More threads by David Baxter PhD

David Baxter PhD

Late Founder
What is the Likelihood that My Children Will Develop Bipolar Disorder?
by Dan Haupt, M.D.
Monday, March 26, 2007

Q: I have a couple of family members who were never diagnosed with bipolar disorder, but who definitely exhibited symptoms of the condition. My husband has one family member who has been diagnosed with bipolar disorder as well. We?d like to start a family, but I?m afraid that our children might be at risk for developing the disease. How concerned should I be?

A: I think the key piece of information here is that neither you nor your husband has been diagnosed with bipolar disorder. The best studies of bipolar disorder risk have examined the situation in which one parent has bipolar disorder. The risk of their children developing bipolar disorder is probably somewhere between ten and 20 percent.

Since neither of you have bipolar disorder, your children?s risk will be much lower, probably similar to the population prevalence of bipolar disorder of about three-four percent. However, depending on your age there is (knock on wood) a chance that you will develop bipolar disorder in the future, which would change this probability. Most cases of bipolar disorder develop by age 25, but some people develop the illness later in life.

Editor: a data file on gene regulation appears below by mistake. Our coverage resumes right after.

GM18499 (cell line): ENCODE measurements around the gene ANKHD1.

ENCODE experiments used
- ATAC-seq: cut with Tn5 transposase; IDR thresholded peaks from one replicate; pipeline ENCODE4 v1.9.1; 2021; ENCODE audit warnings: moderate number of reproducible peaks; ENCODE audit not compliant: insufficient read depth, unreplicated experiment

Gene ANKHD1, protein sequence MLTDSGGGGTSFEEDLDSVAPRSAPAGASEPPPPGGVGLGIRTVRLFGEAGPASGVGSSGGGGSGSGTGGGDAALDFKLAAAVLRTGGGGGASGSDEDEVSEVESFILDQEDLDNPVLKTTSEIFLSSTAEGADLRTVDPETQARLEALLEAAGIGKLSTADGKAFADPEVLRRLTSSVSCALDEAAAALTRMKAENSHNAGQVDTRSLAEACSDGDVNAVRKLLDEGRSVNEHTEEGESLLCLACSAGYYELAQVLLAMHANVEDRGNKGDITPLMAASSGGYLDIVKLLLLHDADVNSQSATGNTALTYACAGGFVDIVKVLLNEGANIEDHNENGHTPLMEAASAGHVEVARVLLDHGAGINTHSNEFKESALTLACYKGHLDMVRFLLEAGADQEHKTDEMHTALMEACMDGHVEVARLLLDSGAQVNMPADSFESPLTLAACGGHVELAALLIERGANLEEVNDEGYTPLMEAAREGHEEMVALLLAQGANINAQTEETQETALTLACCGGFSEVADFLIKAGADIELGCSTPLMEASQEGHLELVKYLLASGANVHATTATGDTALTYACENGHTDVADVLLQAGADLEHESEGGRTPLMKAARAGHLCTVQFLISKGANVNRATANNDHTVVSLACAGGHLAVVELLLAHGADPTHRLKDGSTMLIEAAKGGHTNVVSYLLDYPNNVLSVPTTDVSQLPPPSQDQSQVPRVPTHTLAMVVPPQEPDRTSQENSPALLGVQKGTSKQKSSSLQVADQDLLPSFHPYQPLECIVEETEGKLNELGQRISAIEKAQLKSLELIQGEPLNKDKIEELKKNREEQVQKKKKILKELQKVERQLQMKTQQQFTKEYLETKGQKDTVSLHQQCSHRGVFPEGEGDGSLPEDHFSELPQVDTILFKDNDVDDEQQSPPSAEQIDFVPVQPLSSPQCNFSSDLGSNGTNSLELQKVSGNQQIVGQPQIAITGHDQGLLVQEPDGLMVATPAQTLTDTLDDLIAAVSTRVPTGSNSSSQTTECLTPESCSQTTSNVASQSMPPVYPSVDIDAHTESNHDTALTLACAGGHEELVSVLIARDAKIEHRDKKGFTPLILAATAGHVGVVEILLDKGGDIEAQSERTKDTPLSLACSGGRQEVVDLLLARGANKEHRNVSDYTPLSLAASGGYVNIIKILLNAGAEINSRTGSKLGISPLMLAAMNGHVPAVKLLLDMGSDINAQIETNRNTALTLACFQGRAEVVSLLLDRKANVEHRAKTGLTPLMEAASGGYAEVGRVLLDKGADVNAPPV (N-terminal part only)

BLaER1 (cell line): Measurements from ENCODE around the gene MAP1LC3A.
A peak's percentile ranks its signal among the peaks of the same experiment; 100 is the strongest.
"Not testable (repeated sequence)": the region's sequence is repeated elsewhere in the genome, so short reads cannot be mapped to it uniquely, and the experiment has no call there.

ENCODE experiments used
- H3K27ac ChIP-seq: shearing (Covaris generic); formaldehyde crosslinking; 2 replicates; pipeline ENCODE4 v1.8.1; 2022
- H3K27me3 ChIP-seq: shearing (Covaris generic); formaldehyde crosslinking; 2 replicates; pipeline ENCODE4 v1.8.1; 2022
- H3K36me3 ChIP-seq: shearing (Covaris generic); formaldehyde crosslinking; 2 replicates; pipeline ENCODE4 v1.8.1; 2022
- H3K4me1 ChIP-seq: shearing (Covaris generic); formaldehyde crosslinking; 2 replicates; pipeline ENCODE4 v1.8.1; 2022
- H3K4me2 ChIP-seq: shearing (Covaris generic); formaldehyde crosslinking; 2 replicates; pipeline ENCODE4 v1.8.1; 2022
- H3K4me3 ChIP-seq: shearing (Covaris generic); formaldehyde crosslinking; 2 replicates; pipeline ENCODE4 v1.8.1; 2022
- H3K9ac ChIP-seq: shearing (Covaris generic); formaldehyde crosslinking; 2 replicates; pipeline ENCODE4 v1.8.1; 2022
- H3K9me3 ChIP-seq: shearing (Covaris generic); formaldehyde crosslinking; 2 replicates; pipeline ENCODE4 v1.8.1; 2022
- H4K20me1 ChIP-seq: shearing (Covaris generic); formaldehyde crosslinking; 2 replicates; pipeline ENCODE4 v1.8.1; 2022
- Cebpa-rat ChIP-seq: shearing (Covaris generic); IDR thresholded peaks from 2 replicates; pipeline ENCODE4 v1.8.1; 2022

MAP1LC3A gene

While studies of potential genes involved in bipolar disorder are helpful for learning more about the causes of bipolar disorder, we do not have any way to accurately predict who is at risk for bipolar disorder currently. While some disorders show clear genetic transmission, this is not the case for many psychiatric illnesses. (Reading about Ms. Moser?s dilemmas should help you keep a healthy sense of perspective on your concerns).

For one thing, it is quite likely that the illness we call bipolar disorder can result from a number of different problems related to brain development that ultimately lead to similar symptoms. This may also explain why bipolar disorder can appear either early or later on in life. As a result, it is unlikely that a single gene will be shown to account for any significant number of ?kinds? of bipolar disorder.

Another important point relates to the unknown ways in which environment must interact with genes to lead to bipolar disorder. For example, even in monozygotic twins (twins with identical genes at conception), when one twin has bipolar disorder, the other twin does not always have bipolar disorder. Rather, it appears that in only 50% to perhaps 80% of such twin pairs do both twins have the illness.

The bottom line is that bipolar disorder is treatable, and many people enjoy long, happy lives despite being affected. In the situation that you describe, it will be helpful to stay alert for signs of bipolar disorder in your children, but the chance that they may have bipolar disorder should not play a role in your decision of whether or not to have children.
Replying is not possible. This forum is only available as an archive.